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On the search for coffee – women’s unemployment rates continue to scare.

Posted by Ryanne Filbey Jul 7, 2011 , ,

I’m not sure if you’ve ever come down to visit the Boston-based team of SWSG at 1 Milk Street.  We’re in a bustling area, on the edge of the financial district, but just close enough to the Common to have heavy tourist foot traffic.  We’re in a cute office surrounded by historic landmarks and shops.  However, the main drag of Washington Street on which we’re situated has seen a lot of store overturn – Filene’s debacle, anyone?  We’ve taken it in stride, but our staff was all too disappointed when our favorite coffee shop (nestled within a bookstore) announced that they were closing.  Aside from the fact that I will have to look elsewhere for a morning Latte (somehow I will prevail), the closing of this chain actually means that 10,000 employees, nationwide, will find themselves out of work as each store closes.  While I think the closing of this chain bookstore is due more to the online shift in book retail (anyone else rocking a Kindle recently? All this to say that a struggling economy supports technology that makes business more efficient, less costly, and more consumer accessible/friendly) one of the casualties of the economic depression and its subsequent recovery period where we now find ourselves has been employment.

If you think back to 2007 (aahhh, when it was okay that I didn’t have a smartphone) there was basically no difference in unemployment rates between men and women. During the recession, however, men dominated the unemployment line because of huge cuts to male dominated industries (manufacturing and construction) but now that we are two years into the labeled recovery this gap is closing – fast.  In fact, women are losing jobs at an alarming rate (281,000 jobs lost for women in the last two years) while job creation has largely favored men (805,000 jobs gained for men in the last two years).  The hardest hit groups of women?  Single moms, foreign-born women, and women veterans.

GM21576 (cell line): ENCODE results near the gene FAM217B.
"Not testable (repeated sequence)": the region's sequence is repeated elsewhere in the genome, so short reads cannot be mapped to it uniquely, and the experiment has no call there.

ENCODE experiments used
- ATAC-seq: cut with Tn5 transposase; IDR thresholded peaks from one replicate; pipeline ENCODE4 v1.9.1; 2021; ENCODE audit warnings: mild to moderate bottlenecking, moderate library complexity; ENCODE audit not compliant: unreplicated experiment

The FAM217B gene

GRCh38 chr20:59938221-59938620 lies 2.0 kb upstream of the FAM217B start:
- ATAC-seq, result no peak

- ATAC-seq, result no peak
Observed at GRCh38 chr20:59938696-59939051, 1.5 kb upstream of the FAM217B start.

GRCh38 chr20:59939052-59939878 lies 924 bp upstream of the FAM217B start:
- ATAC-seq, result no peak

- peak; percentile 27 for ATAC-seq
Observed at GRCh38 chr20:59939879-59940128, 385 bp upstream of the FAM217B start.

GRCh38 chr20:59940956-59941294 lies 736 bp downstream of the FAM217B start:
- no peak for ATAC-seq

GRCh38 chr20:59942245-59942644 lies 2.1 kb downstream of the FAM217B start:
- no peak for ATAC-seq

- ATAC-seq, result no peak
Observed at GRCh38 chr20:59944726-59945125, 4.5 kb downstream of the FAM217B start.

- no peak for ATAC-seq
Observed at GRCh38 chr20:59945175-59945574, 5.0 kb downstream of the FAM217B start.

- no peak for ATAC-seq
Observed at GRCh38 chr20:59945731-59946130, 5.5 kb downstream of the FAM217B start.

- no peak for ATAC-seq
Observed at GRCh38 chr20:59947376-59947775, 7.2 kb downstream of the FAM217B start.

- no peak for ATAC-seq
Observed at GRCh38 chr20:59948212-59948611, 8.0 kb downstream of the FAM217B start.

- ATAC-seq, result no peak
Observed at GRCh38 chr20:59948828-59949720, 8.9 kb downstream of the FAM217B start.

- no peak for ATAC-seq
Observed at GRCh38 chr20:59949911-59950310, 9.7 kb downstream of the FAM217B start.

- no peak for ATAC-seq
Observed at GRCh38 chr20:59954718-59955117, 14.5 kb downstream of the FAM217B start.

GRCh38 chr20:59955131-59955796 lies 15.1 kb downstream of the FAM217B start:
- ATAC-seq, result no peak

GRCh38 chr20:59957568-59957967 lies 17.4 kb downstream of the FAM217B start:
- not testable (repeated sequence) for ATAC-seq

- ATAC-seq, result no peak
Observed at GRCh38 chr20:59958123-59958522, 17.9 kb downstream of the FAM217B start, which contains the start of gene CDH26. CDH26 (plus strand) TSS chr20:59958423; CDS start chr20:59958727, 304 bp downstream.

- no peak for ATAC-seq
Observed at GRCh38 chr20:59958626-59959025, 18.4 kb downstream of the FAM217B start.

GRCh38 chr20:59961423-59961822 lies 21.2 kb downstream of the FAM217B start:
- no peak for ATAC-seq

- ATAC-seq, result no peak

Single women with children have an unemployment rate of 12.3% (5.8% for married women, and 9.2% nationally).  Because women still earn, on average, only 81 percent of what men earn, single moms will work longer (and harder?) this year to provide.  The jobs that provide the most flexibility for working moms are often hourly (see: bookstores and coffee shops?) and for the companies to save money, they offer part-time employment to save on the cost of employee benefits.  Compound this with the fact that if you happen to be laid off from said bookstore – you are likely to be ineligible for unemployment insurance because of the part-time, low-wage status.  Of course both men and women have been hugely affected by a suffering economy.  So how do you promote economic and gender equity as the recovery continues?  I think training for well-paying employment is more critical now than ever before.   Even though stores will continue to turn over their leases in our cities, soon, hopefully, Washington Street will find sound footing.  So, as our staff searches for a new place for coffee, I think it’s important to think about the tools we give our young women to make decisions for themselves as employment (not to mention other life choices) approaches.

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